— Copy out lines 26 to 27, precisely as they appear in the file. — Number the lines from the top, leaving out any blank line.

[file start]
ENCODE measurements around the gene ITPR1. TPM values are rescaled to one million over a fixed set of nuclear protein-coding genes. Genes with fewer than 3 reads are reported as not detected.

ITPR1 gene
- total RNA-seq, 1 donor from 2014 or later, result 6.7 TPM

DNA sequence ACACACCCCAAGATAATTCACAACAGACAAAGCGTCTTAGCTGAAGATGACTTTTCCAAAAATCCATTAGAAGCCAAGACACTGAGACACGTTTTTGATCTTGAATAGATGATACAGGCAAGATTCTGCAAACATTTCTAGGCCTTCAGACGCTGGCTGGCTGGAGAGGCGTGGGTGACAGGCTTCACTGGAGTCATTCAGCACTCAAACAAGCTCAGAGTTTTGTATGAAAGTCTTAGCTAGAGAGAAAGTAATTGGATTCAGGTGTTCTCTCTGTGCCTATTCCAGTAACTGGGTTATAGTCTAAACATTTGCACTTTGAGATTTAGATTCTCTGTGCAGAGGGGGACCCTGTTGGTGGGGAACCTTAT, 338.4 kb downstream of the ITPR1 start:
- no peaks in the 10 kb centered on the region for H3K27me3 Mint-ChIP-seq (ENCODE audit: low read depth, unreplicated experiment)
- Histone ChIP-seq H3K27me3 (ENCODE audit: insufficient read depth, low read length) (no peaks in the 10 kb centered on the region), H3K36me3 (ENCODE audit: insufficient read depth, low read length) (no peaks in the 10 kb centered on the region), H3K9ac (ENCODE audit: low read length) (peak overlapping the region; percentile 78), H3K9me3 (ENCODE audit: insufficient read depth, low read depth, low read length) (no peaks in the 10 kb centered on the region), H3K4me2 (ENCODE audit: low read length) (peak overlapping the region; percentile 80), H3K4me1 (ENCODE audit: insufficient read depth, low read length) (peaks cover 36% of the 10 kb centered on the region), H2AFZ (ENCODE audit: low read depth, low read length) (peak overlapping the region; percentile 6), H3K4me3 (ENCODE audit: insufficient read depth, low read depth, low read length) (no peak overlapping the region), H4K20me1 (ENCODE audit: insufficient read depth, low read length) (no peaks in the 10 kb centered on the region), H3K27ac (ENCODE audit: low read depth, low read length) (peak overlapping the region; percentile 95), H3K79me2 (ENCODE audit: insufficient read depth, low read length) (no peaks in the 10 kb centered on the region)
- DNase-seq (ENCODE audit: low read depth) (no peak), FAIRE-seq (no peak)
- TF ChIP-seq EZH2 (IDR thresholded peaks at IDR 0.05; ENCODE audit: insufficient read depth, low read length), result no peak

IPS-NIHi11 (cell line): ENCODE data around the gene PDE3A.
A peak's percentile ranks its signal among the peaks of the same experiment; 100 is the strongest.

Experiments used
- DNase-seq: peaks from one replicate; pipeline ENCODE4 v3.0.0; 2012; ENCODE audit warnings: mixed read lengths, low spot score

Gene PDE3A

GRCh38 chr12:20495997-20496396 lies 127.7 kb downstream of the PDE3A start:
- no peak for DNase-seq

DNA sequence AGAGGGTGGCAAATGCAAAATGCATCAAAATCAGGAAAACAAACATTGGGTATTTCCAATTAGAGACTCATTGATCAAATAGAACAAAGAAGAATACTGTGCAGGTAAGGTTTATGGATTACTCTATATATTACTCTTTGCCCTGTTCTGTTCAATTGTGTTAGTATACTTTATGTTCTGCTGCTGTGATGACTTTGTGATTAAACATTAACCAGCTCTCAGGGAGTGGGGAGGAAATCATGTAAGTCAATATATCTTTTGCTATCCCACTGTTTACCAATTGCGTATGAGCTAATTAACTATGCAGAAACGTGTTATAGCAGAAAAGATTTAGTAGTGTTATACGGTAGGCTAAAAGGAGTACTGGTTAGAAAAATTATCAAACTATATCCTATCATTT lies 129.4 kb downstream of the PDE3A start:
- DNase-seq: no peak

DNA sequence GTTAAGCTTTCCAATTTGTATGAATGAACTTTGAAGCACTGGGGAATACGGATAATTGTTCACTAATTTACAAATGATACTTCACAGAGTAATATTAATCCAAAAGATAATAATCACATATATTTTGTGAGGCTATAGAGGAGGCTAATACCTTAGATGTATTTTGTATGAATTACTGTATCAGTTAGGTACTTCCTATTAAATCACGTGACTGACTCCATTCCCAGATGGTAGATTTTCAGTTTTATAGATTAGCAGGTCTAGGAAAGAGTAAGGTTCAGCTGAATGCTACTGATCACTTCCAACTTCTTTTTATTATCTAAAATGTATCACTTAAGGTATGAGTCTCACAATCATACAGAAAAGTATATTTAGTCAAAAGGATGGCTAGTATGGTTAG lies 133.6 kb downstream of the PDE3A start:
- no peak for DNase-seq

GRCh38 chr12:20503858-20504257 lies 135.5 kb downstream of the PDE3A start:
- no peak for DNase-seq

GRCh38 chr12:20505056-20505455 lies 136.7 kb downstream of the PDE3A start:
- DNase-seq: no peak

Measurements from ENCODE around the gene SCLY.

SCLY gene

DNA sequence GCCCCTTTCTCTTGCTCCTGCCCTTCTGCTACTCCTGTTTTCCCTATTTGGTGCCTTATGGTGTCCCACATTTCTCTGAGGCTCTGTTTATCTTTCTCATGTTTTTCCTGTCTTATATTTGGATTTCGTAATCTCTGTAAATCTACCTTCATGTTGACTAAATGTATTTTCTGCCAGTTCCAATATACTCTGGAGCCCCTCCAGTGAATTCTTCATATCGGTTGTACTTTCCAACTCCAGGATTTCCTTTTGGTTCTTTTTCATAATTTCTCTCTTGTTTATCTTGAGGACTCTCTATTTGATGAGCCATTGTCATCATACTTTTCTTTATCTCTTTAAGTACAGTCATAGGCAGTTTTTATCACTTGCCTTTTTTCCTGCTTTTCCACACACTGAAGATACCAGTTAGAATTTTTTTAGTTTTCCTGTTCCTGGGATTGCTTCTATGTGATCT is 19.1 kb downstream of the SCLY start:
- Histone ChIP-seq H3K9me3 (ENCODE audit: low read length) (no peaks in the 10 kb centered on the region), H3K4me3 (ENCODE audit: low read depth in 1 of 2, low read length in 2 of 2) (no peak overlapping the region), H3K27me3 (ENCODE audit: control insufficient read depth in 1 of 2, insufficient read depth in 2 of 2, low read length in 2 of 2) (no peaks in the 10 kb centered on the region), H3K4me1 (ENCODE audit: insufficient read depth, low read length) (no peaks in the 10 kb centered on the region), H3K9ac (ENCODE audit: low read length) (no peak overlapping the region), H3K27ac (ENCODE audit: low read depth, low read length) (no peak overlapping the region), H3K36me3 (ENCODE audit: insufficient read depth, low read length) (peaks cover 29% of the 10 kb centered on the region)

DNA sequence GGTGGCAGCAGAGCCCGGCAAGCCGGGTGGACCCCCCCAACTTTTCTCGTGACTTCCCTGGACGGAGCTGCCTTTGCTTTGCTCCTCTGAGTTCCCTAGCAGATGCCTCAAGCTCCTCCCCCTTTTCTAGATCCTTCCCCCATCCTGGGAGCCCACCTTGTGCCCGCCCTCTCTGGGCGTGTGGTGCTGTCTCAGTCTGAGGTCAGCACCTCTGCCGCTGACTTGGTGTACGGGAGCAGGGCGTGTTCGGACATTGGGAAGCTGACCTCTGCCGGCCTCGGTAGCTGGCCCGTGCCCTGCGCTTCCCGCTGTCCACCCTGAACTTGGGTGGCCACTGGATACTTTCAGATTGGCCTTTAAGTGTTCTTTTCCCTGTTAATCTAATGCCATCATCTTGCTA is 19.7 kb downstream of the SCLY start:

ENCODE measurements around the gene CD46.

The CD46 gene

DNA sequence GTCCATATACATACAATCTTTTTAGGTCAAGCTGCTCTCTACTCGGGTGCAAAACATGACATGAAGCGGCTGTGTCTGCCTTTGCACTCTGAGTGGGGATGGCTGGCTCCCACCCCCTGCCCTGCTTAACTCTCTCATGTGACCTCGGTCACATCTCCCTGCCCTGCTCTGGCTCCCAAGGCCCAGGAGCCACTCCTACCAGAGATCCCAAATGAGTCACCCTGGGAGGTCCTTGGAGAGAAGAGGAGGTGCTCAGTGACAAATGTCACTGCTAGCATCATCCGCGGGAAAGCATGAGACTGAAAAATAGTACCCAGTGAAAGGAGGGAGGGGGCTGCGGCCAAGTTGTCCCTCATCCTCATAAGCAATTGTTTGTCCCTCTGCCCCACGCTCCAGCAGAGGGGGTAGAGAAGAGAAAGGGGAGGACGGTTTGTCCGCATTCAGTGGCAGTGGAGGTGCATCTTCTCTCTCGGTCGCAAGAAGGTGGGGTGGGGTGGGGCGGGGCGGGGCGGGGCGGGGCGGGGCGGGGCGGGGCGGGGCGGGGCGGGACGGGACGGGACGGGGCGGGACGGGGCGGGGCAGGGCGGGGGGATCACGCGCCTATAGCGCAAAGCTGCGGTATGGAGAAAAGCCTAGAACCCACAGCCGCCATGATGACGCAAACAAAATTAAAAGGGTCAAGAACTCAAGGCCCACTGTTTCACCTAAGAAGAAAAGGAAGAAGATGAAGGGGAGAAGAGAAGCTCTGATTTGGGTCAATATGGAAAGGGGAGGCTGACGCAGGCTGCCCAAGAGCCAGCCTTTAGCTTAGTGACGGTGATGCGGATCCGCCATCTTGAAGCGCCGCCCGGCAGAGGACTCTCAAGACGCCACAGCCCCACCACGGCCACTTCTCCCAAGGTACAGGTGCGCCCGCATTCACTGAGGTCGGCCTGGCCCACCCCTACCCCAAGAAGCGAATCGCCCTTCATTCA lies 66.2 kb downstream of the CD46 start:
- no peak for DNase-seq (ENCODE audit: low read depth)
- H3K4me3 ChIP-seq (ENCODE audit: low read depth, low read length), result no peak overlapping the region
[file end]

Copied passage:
DNA sequence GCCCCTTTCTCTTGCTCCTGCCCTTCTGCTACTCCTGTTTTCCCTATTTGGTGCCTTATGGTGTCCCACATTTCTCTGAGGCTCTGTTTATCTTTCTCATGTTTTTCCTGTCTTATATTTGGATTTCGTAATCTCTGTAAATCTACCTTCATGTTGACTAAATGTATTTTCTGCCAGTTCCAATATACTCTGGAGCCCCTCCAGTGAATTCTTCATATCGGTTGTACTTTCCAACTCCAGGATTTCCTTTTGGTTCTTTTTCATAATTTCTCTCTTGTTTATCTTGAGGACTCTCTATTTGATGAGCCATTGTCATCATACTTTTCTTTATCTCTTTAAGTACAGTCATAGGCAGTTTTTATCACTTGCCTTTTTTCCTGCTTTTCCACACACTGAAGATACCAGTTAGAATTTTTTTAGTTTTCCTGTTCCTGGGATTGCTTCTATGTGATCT is 19.1 kb downstream of the SCLY start:
- Histone ChIP-seq H3K9me3 (ENCODE audit: low read length) (no peaks in the 10 kb centered on the region), H3K4me3 (ENCODE audit: low read depth in 1 of 2, low read length in 2 of 2) (no peak overlapping the region), H3K27me3 (ENCODE audit: control insufficient read depth in 1 of 2, insufficient read depth in 2 of 2, low read length in 2 of 2) (no peaks in the 10 kb centered on the region), H3K4me1 (ENCODE audit: insufficient read depth, low read length) (no peaks in the 10 kb centered on the region), H3K9ac (ENCODE audit: low read length) (no peak overlapping the region), H3K27ac (ENCODE audit: low read depth, low read length) (no peak overlapping the region), H3K36me3 (ENCODE audit: insufficient read depth, low read length) (peaks cover 29% of the 10 kb centered on the region)